In addition to that, Atlanta - in my opinion - is claming its legacy, its legacy as a leader from civil rights and human rights. And I believe that this will catapult all of our discussions about human rights and civil rights into the future, which is what I believe Dr. King would want us to do - to use his work and legacy to build a community that is safe, that is peaceful, that is forward-thinking and inclusive.

GORDON: Phil Jones, you talked about the controversy surrounding this man. There's also been, frankly, controversy surrounding the family and how they dealt with much of what has gone on since his death. Talk to me about how the family feels about this sale.

Mr. JONES: Well, interestingly enough, the family's very excited about - and always wanted the papers to remain in Atlanta, never wanted the auction, and the - as far as the controversy is concerned, most of it is lack of education on the part of those who write about the estate, Dr. King's legacy, and the King family.

It should be noted that Dr. King copyrighted his work, his intellectual property, while he was alive and litigated to protect it. He actually sued 20th Century Fox Records who wanted to put out the I Have A Dream speech because it was - he had already made a prior commitment to Berry Gordy at Motown.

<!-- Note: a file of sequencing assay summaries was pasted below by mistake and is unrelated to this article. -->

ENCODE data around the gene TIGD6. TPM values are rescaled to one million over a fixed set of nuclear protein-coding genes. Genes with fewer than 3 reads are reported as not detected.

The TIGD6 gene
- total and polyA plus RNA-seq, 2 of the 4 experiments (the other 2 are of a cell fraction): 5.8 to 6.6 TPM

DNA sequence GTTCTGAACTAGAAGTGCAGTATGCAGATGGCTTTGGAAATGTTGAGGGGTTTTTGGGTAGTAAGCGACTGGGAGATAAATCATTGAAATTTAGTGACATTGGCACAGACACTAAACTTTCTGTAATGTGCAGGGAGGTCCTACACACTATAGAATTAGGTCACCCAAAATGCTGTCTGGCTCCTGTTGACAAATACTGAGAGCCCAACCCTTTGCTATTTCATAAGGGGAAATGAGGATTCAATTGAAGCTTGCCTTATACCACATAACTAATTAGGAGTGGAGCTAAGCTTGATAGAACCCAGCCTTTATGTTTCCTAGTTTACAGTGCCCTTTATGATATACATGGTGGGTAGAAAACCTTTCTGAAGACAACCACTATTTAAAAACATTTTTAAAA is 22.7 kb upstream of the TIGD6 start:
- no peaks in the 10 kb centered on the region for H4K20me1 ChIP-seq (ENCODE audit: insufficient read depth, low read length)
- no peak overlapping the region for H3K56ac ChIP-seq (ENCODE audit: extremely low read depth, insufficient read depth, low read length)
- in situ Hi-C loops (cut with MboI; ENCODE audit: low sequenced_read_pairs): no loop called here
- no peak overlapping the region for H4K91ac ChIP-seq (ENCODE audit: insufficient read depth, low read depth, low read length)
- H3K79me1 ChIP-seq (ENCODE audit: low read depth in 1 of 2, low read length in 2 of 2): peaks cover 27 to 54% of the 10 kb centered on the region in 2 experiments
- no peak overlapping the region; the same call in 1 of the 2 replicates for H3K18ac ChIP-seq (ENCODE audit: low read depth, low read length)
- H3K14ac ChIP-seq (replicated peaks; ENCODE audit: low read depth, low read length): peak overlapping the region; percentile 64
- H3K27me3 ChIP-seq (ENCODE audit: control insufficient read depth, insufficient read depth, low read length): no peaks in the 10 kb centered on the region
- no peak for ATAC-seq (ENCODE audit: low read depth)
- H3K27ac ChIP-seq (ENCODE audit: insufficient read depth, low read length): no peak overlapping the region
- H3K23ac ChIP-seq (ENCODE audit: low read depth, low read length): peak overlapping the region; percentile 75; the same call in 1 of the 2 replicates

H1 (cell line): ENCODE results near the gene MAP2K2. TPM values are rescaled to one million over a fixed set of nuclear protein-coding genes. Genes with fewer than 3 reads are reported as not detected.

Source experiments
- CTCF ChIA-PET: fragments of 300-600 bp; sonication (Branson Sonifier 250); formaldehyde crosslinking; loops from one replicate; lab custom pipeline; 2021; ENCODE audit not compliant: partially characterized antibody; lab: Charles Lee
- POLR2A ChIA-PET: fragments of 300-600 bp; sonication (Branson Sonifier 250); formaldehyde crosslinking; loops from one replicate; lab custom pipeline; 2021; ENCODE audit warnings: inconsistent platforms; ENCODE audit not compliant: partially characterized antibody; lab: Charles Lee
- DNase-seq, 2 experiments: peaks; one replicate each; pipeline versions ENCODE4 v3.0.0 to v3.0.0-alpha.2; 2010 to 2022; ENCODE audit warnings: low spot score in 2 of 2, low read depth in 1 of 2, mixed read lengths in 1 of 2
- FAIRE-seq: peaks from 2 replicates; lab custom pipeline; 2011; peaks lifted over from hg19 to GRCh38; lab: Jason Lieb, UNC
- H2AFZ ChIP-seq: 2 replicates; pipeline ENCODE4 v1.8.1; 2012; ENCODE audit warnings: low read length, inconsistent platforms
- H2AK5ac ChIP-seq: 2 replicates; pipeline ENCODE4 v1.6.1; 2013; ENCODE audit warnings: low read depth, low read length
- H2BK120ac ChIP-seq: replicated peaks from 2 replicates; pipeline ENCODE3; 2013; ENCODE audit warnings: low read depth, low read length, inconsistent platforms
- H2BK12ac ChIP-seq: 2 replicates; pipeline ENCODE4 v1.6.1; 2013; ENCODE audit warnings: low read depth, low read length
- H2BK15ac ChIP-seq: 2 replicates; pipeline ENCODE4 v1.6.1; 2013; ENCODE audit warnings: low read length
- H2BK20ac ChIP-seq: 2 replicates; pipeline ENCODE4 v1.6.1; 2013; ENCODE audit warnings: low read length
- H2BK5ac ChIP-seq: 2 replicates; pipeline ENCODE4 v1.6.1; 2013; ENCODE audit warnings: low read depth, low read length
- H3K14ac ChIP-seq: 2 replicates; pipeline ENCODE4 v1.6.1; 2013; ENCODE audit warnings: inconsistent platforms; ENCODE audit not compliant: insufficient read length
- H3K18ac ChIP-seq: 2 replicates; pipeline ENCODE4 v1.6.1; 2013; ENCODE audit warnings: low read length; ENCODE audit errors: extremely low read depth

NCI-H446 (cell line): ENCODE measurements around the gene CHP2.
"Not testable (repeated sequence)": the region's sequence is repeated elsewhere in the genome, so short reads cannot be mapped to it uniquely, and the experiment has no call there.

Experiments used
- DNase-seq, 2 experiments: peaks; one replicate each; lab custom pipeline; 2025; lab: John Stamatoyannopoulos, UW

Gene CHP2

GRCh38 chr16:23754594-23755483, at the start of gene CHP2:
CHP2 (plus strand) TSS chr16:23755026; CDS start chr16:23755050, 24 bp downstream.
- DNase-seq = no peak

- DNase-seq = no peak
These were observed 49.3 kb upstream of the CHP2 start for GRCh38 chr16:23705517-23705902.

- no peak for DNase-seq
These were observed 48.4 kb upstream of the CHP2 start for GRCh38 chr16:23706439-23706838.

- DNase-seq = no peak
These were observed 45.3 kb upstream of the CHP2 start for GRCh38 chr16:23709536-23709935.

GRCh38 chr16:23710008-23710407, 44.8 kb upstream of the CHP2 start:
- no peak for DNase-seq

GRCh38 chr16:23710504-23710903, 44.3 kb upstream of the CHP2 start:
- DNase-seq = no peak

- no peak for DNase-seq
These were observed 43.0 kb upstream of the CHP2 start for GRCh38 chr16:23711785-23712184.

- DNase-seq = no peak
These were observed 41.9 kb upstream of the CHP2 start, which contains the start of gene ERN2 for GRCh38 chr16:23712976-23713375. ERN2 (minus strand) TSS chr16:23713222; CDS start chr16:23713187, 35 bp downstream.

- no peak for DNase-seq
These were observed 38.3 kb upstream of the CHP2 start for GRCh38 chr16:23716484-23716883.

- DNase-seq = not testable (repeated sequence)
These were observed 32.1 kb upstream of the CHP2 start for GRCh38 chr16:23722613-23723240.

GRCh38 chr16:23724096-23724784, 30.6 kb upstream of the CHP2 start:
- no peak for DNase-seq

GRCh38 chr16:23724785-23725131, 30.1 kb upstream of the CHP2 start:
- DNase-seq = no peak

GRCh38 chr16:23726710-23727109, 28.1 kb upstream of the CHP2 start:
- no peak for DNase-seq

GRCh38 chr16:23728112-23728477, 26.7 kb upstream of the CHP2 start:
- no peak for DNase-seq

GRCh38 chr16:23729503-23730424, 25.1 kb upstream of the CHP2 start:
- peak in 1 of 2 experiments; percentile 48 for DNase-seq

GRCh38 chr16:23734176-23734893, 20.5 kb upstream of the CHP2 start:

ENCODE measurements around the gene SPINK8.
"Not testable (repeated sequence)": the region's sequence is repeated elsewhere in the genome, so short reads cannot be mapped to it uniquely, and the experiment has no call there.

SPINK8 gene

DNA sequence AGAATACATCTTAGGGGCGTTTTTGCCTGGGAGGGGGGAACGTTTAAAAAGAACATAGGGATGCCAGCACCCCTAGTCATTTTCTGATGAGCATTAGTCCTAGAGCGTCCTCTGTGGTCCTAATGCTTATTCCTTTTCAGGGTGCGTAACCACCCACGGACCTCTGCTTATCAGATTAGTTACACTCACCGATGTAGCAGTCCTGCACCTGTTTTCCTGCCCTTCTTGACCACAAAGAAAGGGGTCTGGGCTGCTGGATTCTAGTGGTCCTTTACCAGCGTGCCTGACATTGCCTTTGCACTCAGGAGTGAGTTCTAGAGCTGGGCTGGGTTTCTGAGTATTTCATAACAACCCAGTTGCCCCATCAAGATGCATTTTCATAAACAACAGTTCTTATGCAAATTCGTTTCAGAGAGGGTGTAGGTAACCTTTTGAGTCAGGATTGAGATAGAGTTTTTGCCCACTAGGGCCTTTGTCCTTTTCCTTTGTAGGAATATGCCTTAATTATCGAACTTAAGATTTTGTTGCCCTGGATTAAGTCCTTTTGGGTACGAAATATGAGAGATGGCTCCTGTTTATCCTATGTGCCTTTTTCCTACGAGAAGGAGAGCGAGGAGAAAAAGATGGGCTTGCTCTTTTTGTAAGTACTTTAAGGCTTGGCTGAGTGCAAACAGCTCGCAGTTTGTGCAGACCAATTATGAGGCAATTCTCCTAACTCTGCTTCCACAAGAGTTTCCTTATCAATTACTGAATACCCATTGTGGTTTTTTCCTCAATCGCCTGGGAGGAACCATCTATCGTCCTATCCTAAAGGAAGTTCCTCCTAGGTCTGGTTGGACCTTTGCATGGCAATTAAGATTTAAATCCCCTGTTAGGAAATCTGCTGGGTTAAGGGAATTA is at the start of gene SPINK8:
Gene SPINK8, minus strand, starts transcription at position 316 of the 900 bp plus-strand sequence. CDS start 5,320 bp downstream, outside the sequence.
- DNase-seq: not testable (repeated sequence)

His speeches, his sermons, all of these things - he had a book agent. He had a book deal. He was a private citizen, albeit a public figure, he was still a private citizen, and his intellectual property, it was his desire that it be descendible to his family. And his book agent, Joan Davies(ph), remained the agent for the family after his passing and educated them on how they should conduct themselves and how they should manage the intellectual property, you know, giving it away to churches, schools, and nonprofit usages.

But, at the same time, those usages that are coming from for-profit publishers and corporations should have an industry-standard license fee, and unfortunately, those who are writing about it after Dr. King's passing had this belief that he never did any of these things, that he was simply doing the work, making the speeches, writing the sermon, but never protecting his work, which was just not true. So it just - it's an education process, and I think that as people begin to learn about Dr. King and how he handled his own affairs, they won't be so hard on the family.